LPN License Requirements
In all 50 states, you must have a valid LPN license to be employed as a licensed practical nurse. Therefore, obtaining your LPN license is the first step in pursuing a career in this field. In most states, LPN licensure is managed by the state board of nursing. LPN license requirements vary a little from state to state, but the basic process is virtually identical regardless of where you live. While you should consult with your state board of nursing before proceeding, you should familiarize yourself with the basics regarding LPN licensure to have the easiest time possible. You may already meet many of the requirements, or you may have a lot of work to do. The sooner you find out, the sooner you can work toward obtaining your LPN license.
1. Learn the Basic Requirements
Some say that completing an LPN training course is the first step in the process. However, if you don't meet the basic requirements for enrolling in such programs, you will have to wait until you do. In most states, you must be at least 18 years old to enroll in an LPN training program. Some areas allow students as young as 16, however, so you may not be out of luck even if you aren't 18 yet. Most programs also require either a high school diploma or a GED. In rare instances, you may also have to provide high school transcripts or your GPA at graduation.
2. Complete a Board-Approved Training Program
As long as you meet the basic requirements for admittance to an LPN training program, you can start looking for one in your area right away. Take care when researching programs. You must complete one that is officially approved by your state's board of nursing. Otherwise, you will not be eligible to sit for the NPLEX-PN. Most state boards of nursing offer lists of approved programs on their websites. If possible, look for a program that has a very competitive average passing rate for the exam, and make sure that the program is specifically designed to help you pass the NCLEX-PN.
3. Complete a Drug Test and Criminal Background Check
As a prerequisite to enrolling in a training program, most state boards of nursing require prospective students to undergo drug tests and criminal background checks. In some cases, you may be required to do this before completing your training. Other times, you may have to do it after training is over but before sitting for the exam. These checks are required due to the fact that you will be working closely with patients. Hospitals and other employers take these steps to protect other employees and patients. Please note that even if you have something on your record, you may still be eligible to work as an LPN. Consult your state board of nursing for more information.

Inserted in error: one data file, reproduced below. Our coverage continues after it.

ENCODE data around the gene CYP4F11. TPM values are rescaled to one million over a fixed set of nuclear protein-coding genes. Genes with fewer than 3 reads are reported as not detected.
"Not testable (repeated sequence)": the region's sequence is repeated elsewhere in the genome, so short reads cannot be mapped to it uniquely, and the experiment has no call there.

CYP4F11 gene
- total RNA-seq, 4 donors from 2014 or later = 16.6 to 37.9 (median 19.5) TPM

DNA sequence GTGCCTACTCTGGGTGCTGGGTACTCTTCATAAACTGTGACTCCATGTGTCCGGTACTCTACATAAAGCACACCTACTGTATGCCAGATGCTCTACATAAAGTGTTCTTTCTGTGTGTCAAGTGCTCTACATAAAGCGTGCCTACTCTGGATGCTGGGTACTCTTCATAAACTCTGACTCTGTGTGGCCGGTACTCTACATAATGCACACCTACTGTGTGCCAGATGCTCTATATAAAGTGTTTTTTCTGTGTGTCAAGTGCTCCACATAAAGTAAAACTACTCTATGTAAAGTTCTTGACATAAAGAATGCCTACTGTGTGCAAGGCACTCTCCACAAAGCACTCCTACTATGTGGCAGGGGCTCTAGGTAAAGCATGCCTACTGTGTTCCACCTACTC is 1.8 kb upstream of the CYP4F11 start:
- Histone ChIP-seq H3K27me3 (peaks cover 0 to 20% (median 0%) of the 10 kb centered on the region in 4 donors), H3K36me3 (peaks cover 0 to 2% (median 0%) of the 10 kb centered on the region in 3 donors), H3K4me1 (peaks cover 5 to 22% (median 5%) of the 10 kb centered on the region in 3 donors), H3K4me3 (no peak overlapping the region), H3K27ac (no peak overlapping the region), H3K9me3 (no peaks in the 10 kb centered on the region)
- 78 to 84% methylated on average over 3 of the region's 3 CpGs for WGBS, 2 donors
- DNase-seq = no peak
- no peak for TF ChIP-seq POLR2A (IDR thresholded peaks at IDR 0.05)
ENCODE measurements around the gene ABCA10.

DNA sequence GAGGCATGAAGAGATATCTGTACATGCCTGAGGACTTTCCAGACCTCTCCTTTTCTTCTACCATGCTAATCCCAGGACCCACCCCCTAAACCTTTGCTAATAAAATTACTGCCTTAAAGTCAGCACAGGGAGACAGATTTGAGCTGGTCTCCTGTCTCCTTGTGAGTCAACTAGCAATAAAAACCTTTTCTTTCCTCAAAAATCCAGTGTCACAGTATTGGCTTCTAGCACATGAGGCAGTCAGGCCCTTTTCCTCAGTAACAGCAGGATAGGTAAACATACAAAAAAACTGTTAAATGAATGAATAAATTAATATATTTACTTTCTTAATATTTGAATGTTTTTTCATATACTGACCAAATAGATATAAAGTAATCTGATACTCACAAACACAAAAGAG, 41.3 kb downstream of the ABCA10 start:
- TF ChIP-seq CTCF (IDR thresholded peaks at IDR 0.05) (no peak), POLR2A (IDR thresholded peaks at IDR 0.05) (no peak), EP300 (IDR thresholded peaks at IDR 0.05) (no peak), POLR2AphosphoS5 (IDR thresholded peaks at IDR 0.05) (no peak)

4. Pass the NCLEX-PN Exam
Depending on your state, you may be able to apply to take the NCLEX-PN, the licensing examination for prospective LPNs, while you are still in training. Otherwise, you will have to wait until training is complete. Either way, you must provide proof that you are either enrolled in or have completed a board-approved training program in order to sit for the exam. The exam is held at sites around the country. There is a $200 examination fee, and your state board of nursing may require other fees as well.
5. Retake the NCLEX-PN if Necessary
According to the National Council of State Boards of Nursing, or NCSBN, the nationwide passing rate for first-time test takers in 2015 was nearly 83 percent. However, people don't always pass the exam on their first attempt. You learn the results of your exam right on the spot. If you do not pass, don't worry. You can retake the exam up to eight times per year. Most states impose a waiting period of 45 to 90 days. Use that time to study. You will have to re-register for the exam and pay the fee to take it again.
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